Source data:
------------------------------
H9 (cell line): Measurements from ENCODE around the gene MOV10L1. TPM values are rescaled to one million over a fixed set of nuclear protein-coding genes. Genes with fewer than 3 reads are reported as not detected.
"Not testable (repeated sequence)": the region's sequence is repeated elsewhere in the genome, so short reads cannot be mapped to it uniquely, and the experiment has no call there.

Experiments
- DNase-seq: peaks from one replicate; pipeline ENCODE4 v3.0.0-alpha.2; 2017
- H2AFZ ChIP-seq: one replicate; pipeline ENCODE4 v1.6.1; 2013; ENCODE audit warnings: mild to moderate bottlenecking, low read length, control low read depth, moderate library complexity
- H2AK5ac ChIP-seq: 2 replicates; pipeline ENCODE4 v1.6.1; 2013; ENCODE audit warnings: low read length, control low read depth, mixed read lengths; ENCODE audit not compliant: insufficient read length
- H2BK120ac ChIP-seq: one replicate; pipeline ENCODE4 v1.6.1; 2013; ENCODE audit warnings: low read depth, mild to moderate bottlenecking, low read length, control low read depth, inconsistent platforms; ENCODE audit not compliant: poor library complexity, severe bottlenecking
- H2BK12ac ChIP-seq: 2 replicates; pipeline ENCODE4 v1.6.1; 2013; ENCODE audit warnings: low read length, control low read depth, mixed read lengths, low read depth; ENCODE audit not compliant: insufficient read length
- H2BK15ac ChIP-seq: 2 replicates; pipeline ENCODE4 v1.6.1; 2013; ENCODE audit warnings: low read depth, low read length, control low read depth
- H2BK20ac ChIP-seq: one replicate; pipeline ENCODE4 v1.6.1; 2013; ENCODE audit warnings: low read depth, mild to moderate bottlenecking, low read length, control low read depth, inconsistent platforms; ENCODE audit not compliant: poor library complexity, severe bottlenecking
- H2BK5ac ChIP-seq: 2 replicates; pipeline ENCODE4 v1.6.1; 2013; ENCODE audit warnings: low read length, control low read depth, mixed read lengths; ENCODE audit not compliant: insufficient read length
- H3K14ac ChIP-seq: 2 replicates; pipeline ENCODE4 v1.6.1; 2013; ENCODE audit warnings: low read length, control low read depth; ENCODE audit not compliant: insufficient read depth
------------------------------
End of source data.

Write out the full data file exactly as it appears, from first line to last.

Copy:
H9 (cell line): Measurements from ENCODE around the gene MOV10L1. TPM values are rescaled to one million over a fixed set of nuclear protein-coding genes. Genes with fewer than 3 reads are reported as not detected.
"Not testable (repeated sequence)": the region's sequence is repeated elsewhere in the genome, so short reads cannot be mapped to it uniquely, and the experiment has no call there.

Experiments
- DNase-seq: peaks from one replicate; pipeline ENCODE4 v3.0.0-alpha.2; 2017
- H2AFZ ChIP-seq: one replicate; pipeline ENCODE4 v1.6.1; 2013; ENCODE audit warnings: mild to moderate bottlenecking, low read length, control low read depth, moderate library complexity
- H2AK5ac ChIP-seq: 2 replicates; pipeline ENCODE4 v1.6.1; 2013; ENCODE audit warnings: low read length, control low read depth, mixed read lengths; ENCODE audit not compliant: insufficient read length
- H2BK120ac ChIP-seq: one replicate; pipeline ENCODE4 v1.6.1; 2013; ENCODE audit warnings: low read depth, mild to moderate bottlenecking, low read length, control low read depth, inconsistent platforms; ENCODE audit not compliant: poor library complexity, severe bottlenecking
- H2BK12ac ChIP-seq: 2 replicates; pipeline ENCODE4 v1.6.1; 2013; ENCODE audit warnings: low read length, control low read depth, mixed read lengths, low read depth; ENCODE audit not compliant: insufficient read length
- H2BK15ac ChIP-seq: 2 replicates; pipeline ENCODE4 v1.6.1; 2013; ENCODE audit warnings: low read depth, low read length, control low read depth
- H2BK20ac ChIP-seq: one replicate; pipeline ENCODE4 v1.6.1; 2013; ENCODE audit warnings: low read depth, mild to moderate bottlenecking, low read length, control low read depth, inconsistent platforms; ENCODE audit not compliant: poor library complexity, severe bottlenecking
- H2BK5ac ChIP-seq: 2 replicates; pipeline ENCODE4 v1.6.1; 2013; ENCODE audit warnings: low read length, control low read depth, mixed read lengths; ENCODE audit not compliant: insufficient read length
- H3K14ac ChIP-seq: 2 replicates; pipeline ENCODE4 v1.6.1; 2013; ENCODE audit warnings: low read length, control low read depth; ENCODE audit not compliant: insufficient read depth